Copyright © 2005 by Elsevier Inc. All rights reserved.
  • 26. Minerals
    • Minerals are inorganic substances that make up about 4% of the body weight.
    • There are 14 essential minerals.
    • The minerals present in the largest quantities include sodium, potassium, calcium, chlorine, phosphorus, and magnesium .
    • The trace elements include iron, zinc, copper, selenium, chromium, manganese, iodine, and fluorine.
    Copyright © 2005 by Elsevier Inc. All rights reserved.
  • 27.
    • ____________Often called the forgotten nutrient.
    Copyright © 2005 by Elsevier Inc. All rights reserved.
  • 28. Water
    • Approximately two thirds of the body weight is water .
    • Often called the forgotten nutrient, water helps to:
      • Build tissue
      • Aids in regulating body temperature
      • Acts as a lubricant for joints and mucous membranes
    Copyright © 2005 by Elsevier Inc. All rights reserved.
  • 29. Copyright © 2005 by Elsevier Inc. All rights reserved.
  • 30. Reading Food Labels
    • Every food label must contain the following information:
      • Individual serving size
      • Number of servings per container
      • Total calories
      • Calories derived from fat content
      • Percentage of daily value (% of RDA)
    Copyright © 2005 by Elsevier Inc. All rights reserved.
  • 31. Fig. 16-4 Nutritional facts label Copyright © 2005 by Elsevier Inc. All rights reserved.
  • 32. How to Understand and Use the Nutrition Facts Label
    • http://www.fda.gov/Food/LabelingNutrition/ConsumerInformation/ucm078889.htm
    Copyright © 2005 by Elsevier Inc. All rights reserved.
  • 33. Nutrient Claims
    • Examples of nutrient claims include:
      • “ Low fat”
      • “ High fiber”
      • “ Reduced calories”
      • “ Cholesterol free”
    Copyright © 2005 by Elsevier Inc. All rights reserved.
  • 34. Fig. 16-5 Comparative versus absolute nutrient claims (From Kinn ME, Woods M: The medical assistant: administrative and clinical, ed 8, Philadelphia, 1999, Saunders.) Copyright © 2005 by Elsevier Inc. All rights reserved.
  • 35. Organic Foods
    • Foods with the organic label must have been grown without the use of any chemical pesticides, herbicides, or fertilizers.
    • The use of hormones in seed preparation is prohibited.
    • Organic milk must have no added vitamins or chemicals and preparation is closely monitored.
    Copyright © 2005 by Elsevier Inc. All rights reserved.
  • 36. Eating Disorders
    • Influences of the media, food industry, and society have led to a preoccupation with being thin. Such influences have contributed to a society of weight-conscious adolescents and adults and an increase in eating disorders.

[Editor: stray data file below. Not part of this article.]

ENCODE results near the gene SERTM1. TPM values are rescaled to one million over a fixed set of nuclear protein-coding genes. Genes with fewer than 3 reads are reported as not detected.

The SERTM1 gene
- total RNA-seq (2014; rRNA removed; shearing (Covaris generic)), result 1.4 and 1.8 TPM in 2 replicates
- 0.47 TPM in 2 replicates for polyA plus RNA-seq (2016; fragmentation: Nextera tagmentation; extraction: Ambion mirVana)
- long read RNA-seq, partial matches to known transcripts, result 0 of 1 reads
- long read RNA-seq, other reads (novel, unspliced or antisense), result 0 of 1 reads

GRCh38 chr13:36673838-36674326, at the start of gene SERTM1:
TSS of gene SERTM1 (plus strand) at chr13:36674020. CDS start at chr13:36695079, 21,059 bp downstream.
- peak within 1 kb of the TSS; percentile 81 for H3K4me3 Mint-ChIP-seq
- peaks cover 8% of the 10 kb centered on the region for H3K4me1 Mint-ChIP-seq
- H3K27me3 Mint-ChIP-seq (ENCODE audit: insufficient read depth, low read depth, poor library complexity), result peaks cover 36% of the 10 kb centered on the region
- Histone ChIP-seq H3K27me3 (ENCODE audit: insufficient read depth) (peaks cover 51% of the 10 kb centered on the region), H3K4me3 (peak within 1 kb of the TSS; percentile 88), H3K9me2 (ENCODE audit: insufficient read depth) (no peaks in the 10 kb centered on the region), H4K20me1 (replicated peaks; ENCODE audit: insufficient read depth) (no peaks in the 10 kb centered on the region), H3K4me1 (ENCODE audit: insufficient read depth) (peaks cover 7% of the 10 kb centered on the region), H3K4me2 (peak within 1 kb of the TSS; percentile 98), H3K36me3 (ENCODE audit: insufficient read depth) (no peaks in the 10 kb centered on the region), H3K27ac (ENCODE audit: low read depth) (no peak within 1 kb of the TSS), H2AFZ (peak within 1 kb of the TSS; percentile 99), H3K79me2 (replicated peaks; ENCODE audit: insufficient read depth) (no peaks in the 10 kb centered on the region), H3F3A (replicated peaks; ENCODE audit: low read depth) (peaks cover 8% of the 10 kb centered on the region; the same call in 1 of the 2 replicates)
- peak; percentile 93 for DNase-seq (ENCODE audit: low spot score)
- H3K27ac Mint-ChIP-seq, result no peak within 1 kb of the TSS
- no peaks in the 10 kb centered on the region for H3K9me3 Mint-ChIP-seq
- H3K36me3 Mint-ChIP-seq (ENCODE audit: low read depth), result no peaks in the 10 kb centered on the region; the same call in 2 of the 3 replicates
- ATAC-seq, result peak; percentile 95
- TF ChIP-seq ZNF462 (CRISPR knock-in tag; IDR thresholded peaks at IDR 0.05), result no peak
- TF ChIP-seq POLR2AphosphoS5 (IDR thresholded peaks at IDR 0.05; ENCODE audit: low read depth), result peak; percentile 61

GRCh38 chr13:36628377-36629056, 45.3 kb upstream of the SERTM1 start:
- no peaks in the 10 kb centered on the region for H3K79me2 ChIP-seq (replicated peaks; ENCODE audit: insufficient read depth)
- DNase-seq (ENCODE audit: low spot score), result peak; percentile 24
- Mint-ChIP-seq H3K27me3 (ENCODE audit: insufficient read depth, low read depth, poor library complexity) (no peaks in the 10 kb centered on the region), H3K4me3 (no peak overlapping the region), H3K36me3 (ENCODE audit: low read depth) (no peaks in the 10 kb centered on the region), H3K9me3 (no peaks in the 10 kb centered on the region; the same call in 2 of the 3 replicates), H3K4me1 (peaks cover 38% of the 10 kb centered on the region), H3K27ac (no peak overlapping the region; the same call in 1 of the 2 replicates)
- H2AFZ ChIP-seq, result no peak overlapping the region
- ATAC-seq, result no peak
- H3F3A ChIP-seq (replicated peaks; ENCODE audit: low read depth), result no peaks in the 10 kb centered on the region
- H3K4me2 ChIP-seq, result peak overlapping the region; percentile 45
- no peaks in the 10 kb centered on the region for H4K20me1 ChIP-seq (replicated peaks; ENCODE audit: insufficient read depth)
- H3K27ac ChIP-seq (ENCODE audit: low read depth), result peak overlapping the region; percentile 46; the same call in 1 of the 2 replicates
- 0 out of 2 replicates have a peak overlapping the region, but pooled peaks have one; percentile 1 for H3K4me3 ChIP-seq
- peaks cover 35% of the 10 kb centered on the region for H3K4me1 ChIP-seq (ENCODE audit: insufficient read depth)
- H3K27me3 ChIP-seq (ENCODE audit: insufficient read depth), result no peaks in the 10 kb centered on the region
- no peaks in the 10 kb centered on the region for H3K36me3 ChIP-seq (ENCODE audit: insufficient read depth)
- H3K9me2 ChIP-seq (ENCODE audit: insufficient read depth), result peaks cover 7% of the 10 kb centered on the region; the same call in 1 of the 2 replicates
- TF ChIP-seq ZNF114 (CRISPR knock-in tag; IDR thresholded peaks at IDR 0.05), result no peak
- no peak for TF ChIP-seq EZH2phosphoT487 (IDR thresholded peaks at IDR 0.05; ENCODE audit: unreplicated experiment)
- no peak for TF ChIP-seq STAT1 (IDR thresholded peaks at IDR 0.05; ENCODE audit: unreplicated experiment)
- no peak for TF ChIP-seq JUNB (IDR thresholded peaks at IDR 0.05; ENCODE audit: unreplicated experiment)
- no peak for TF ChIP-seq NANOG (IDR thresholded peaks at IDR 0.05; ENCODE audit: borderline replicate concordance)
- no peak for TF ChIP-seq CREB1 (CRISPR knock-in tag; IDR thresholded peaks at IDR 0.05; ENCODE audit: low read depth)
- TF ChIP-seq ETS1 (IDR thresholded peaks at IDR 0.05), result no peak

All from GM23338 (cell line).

• Eating disorders have serious medical, oral, and psychological implications and can be life threatening.
    Copyright © 2005 by Elsevier Inc. All rights reserved.
  • 37. Eating Disorders-cont’d.
    • Eating disorders commonly occur during adolescence and adulthood and include anorexia nervosa, bulimia (the two most common), and other disorders such as binge eating, compulsive overeating, female athlete triad, and chronic dieting syndrome.
    • Most of those who suffer from eating disorders are 14 to 25 years old, white, and affluent. The occurrence of eating disorders is more common in females; the ration of females to males is 10:1.
    Copyright © 2005 by Elsevier Inc. All rights reserved.
  • 38. Eating Disorders
    • The two most serious eating disorders seen today are anorexia nervosa and bulimia.
      • Bulimia is often referred to as a bingeing and purging disorder.
      • Anorexia nervosa is characterized by self-starvation.
    Copyright © 2005 by Elsevier Inc. All rights reserved.
  • 39. Female Athlete Triad
    • This term refers to young female athletes with an eating disorder that includes restrictive dieting, overexercising, weight loss, and a lack of body fat.
    • It results in osteoporosis (bone thinning) and amenorrhea.
    • Dental risks include enamel decalcification, increased caries, and increased periodontal and soft tissue inflammation.
    Copyright © 2005 by Elsevier Inc. All rights reserved.
  • 40. Managing Eating Disorders
    • Anorexia nervosa and bulimia are considered psychiatric diseases with serious medical, dental, and nutritional complications.
    • Dental professionals are often the first health care providers to diagnose an eating disorder.
    • In addition to providing dental care and education, the dentist is obligated to assist the patient in obtaining psychotherapy and medical care.
    Copyright © 2005 by Elsevier Inc. All rights reserved.
  • 41. Managing Eating Disorders-cont’d.
    • Successful management of these disorders requires a team approach including psychiatrists, psychologists, physicians, nurses, dietitians, social workers, and dentists.
    • The road to recovery is often long and expensive.
    Copyright © 2005 by Elsevier Inc. All rights reserved.
  • 42. Healthy Habits
    • Eat right . Consume five servings of fruits and vegetables daily, plus generous portions of grain, beans, and dairy products.
    • Keep bones strong . Include sufficient calcium in your diet. Take a daily supplement for vitamin D, which helps your body absorb more calcium effectively.
    • Protect immune system . Be sure to eat whole grains, green leafy vegetables, seafood, lean meats, and moderate amounts of vegetable oils to receive vitamins E and B6 and the trace mineral zinc. They help your body to fight infection and chronic disease.
    Copyright © 2005 by Elsevier Inc. All rights reserved.
  • 43. Healthy Habits-cont’d.
    • Maintain body weight . Excess fat can hasten the onset of diabetes, heart disease, arthritis, and other problems.
    • Exercise . Combine aerobic exercises such as walking and running with simple stretch training to strengthen your muscles.
    Copyright © 2005 by Elsevier Inc. All rights reserved.
  • 44.
    • I WISH YOU SUCCESS IN YOUR CAREER AND HAPPINESS IN LIFE!
    Copyright © 2005 by Elsevier Inc. All rights reserved.
  • 45. Copyright © 2005 by Elsevier Inc. All rights reserved.